by Jincy IypeJan 16, 2020
Competition finalists Henning Larsen, Studio Gang, and Snøhetta recently revealed their proposals for the upcoming Theodore Roosevelt Presidential Library in Medora, North Dakota. Shortlisted from 12 firms, the international architectural practices are competing to design a presidential library and museum for one of the most intriguing national figures of the United States of America. The three unique approaches succeeded in understanding the local community, responding to the ecology of the North Dakotan Badlands, and embracing the principle values of the life of former US president Theodore Roosevelt.
Henning Larsen's proposal
Copenhagen-established Henning Larsen’s design is guided by the rich scenery of the Badlands and Medora’s resilient community. The landscape and building are fused into one living system, extending itself from the site’s intricate geology. The design seamlessly immerses the visitors into the historically significant context and the elemental splendour of the Badlands.
Four volumes that mimic the landscape make up the Library building that captures exhilarating views of the surrounding buttes, rivers and grazing lands. A tower, called the Legacy Beacon, hosts a fluid threshold space over which visitors can cross into Theodore Roosevelt National Park. A sloping spiral path leads into the exhibition level, formed by the four volumes linking underground. Here, a central hearth studs the path, entitled The Hero’s Journey, along which visitors can experience the life, work and legacy of the former president (1901–1909).
The Library intimately connects visitors to the surroundings and reveals the deep cultural and ecological history of the region Roosevelt was so fond of. “The landscape, the people – and the spirit they are both imbued with – is unique, rich, and indomitable,” says Michael Sørensen, design lead and Partner at Henning Larsen. “We are honoured to be a part of Medora’s story and hope to help realise this part of its future”.
Studio Gang's 'Basecamp'
Studio Gang, based in Chicago, conceived their entry as a 'Basecamp' poised to encourage ‘greater understanding, environmental stewardship and healing’ in the setting of Roosevelt’s defining years. “Basecamp will at once draw people inward for intellectual exchange and direct them outward for physical exploration, allowing them to discover new connections with each other and the natural world,” says Jeanne Gang, the Founding Principal.
The firm’s design comprises three horseshoe-shaped elements that seemingly emerge from the earth, echoing the landscape’s rock formations that are carved by the water and wind. The building’s form envelopes the breathtaking environment, creating habitats in protected gardens and terraces. A dome-like central space shapes the soul of the Library, formed by the horseshoes reaching upwards towards each other.
Informed by the harsh conditions and the ecological resilience of the Badlands, the team devised passive and active strategies to achieve a net-zero, carbon-neutral design. An ecological restoration and management plan for the entire site has been designed to heal and review the region over time, a generous tribute to Roosevelt, who was a strong advocate of conservation.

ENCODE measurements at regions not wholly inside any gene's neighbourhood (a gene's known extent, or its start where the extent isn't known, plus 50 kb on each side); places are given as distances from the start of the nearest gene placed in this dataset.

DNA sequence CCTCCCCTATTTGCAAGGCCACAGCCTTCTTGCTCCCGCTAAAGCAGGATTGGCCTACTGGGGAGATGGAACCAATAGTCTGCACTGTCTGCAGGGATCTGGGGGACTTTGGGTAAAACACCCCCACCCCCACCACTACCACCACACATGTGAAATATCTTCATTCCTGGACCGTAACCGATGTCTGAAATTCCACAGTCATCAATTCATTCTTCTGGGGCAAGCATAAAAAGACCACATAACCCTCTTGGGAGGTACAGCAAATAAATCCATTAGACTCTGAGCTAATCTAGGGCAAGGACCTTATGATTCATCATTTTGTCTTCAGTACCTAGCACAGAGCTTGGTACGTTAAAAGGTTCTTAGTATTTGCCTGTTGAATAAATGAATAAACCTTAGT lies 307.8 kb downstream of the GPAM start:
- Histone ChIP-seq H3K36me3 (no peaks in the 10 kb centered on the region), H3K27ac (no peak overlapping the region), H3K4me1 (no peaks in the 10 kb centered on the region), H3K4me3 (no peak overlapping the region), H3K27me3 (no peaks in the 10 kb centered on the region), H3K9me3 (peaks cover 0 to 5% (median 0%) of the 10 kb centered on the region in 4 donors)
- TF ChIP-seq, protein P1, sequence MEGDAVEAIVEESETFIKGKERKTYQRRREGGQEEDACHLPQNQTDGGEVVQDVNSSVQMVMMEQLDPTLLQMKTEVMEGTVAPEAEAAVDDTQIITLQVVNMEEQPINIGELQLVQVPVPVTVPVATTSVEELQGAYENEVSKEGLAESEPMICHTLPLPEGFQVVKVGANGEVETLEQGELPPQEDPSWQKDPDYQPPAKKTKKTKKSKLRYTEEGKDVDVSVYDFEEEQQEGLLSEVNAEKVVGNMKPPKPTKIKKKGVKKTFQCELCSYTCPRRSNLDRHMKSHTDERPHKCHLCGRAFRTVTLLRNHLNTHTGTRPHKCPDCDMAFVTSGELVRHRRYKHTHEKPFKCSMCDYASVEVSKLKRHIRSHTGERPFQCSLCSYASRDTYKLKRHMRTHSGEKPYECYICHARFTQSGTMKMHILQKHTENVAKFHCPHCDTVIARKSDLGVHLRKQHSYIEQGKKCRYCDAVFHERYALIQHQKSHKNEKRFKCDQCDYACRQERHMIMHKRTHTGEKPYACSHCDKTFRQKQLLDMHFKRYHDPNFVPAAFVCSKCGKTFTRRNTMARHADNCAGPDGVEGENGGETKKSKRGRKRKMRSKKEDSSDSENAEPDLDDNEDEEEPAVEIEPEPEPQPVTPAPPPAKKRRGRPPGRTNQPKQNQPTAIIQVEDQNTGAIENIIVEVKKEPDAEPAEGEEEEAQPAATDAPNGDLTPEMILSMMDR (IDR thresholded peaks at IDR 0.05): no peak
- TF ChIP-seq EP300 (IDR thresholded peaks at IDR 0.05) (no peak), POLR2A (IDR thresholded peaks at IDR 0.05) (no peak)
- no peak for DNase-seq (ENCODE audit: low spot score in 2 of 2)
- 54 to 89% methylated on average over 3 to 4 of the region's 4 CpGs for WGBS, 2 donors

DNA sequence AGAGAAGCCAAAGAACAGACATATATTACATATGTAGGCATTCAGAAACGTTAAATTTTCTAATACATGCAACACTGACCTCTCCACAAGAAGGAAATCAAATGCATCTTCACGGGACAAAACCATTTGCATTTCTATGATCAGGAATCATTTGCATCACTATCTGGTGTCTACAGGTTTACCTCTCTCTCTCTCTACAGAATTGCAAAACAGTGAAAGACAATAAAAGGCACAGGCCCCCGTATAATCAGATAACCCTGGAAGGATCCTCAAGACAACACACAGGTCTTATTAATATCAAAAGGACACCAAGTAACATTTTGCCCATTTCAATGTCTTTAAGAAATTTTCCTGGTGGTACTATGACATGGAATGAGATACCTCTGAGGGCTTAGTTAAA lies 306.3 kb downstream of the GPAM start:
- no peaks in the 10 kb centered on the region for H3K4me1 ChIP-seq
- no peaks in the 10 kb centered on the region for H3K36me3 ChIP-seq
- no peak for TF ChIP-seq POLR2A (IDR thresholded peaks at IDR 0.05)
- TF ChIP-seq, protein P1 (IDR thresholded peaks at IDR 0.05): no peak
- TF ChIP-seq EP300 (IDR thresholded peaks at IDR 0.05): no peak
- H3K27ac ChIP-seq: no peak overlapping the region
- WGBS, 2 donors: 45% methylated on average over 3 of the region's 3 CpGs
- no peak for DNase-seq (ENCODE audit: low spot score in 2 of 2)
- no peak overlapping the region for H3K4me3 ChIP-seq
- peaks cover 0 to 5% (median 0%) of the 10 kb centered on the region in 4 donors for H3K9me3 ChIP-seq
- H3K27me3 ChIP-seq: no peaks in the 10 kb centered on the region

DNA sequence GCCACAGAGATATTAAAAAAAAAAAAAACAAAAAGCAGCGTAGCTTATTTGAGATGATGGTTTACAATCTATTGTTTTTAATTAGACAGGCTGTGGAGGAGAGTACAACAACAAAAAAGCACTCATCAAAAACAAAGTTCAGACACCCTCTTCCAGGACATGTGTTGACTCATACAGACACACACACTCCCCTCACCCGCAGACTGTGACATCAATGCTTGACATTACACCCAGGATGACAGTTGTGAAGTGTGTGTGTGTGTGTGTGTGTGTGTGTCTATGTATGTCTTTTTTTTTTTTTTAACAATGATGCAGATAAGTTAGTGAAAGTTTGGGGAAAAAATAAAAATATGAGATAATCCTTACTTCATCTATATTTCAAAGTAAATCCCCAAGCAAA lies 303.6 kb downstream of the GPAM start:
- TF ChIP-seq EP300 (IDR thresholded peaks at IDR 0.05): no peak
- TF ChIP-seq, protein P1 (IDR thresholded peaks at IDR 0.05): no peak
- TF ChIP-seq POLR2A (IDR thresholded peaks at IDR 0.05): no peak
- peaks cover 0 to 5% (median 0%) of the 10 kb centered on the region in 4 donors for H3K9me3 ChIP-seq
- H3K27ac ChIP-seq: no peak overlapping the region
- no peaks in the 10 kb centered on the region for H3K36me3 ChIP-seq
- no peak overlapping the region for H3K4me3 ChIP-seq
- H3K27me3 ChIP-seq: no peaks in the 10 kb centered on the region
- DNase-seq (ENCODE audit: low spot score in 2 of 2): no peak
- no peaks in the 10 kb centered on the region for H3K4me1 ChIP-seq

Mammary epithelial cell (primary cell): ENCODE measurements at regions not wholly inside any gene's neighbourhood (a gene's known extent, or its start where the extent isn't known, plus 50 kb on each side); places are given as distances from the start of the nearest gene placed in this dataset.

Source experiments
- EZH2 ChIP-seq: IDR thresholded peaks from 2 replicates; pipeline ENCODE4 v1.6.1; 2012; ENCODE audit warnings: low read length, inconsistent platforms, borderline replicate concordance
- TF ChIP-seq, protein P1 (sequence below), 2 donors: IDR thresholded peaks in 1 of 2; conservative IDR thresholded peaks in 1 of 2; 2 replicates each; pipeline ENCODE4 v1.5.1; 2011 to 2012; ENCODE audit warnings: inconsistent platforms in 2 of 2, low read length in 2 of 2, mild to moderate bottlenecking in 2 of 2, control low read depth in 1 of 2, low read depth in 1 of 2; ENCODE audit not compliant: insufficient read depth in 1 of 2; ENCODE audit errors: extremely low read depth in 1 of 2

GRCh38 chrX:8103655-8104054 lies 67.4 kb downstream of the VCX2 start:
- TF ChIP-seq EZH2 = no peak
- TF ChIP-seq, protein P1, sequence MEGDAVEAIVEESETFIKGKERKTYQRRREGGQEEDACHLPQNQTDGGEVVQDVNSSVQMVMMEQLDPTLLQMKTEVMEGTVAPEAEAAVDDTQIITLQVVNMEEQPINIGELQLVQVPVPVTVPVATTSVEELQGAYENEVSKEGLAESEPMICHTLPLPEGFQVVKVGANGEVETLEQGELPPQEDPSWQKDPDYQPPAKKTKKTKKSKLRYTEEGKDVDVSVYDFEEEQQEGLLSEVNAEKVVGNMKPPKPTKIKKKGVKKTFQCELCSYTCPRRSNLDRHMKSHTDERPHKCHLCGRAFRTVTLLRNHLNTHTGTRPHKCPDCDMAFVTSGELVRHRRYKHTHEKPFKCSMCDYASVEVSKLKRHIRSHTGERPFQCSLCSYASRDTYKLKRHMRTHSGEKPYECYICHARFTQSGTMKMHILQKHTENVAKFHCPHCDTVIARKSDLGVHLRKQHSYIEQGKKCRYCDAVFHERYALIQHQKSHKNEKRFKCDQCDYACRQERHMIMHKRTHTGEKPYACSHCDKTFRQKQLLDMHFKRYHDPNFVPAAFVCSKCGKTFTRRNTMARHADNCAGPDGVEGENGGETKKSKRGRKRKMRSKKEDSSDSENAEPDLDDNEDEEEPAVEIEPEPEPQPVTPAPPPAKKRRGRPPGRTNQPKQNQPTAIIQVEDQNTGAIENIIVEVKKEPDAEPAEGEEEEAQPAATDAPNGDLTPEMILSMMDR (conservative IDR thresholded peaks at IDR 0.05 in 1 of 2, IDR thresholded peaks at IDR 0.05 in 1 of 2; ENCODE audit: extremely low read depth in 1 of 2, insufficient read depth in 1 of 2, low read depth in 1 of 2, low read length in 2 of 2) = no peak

The design proposal by Snøhetta
In the trans-disciplinary firm Snøhetta’s design, the Library is the landscape. Journeying through the Badlands, a series of buildings, pavilions and paths are stitched into the rugged condition of the site that forms the central element of the Library experience. Contemplative nooks and expansive vistas invite visitors to experience Roosevelt’s triumphs and tribulations in tandem with the landscapes that shaped his philosophies.
A knit-system of adventure paths and surrounding ridges link five distinctive pavilions to the main library building. The library’s roof elegantly extends itself into the scenery, allowing visitors to climb into stunning views of the National Park during the day and a star-studded sky at night. Large windows inside the building highlight views of the historical town and tie in with the rhythm of the interactive exhibitions.
The building’s strategic location at the edge of the butte preserves the ecology for conservation research and enhances the longevity of the region. Locally sourced and renewable material will be used alongside sophisticated energy systems to set a new standard for sustainable design in Medora. The Oslo-based firm’s harmonious approach to architecture and landscape helps visualise a promising future for Roosevelt’s conservation ethos.
The Theodore Roosevelt Presidential Library Foundation is a non-profit organisation that was formed in 2014 to plan, build and oversee operations of the Presidential Library for the 26th president. Presently, 13 Presidential Libraries are administered by the National Archives, which serve as the archives and museum for the legacy of each of the respective administrations.
The organisation released the competition brief early in December 2019, named the three finalists in late May 2020, and is scheduled to announce the winning design in September 2020. The board looks forward to many productive conversations with the community of Medora, the leadership in Billings County, and the people across North Dakota and the world.
(Text by Ankitha Gattupalli, intern at stirworld.com)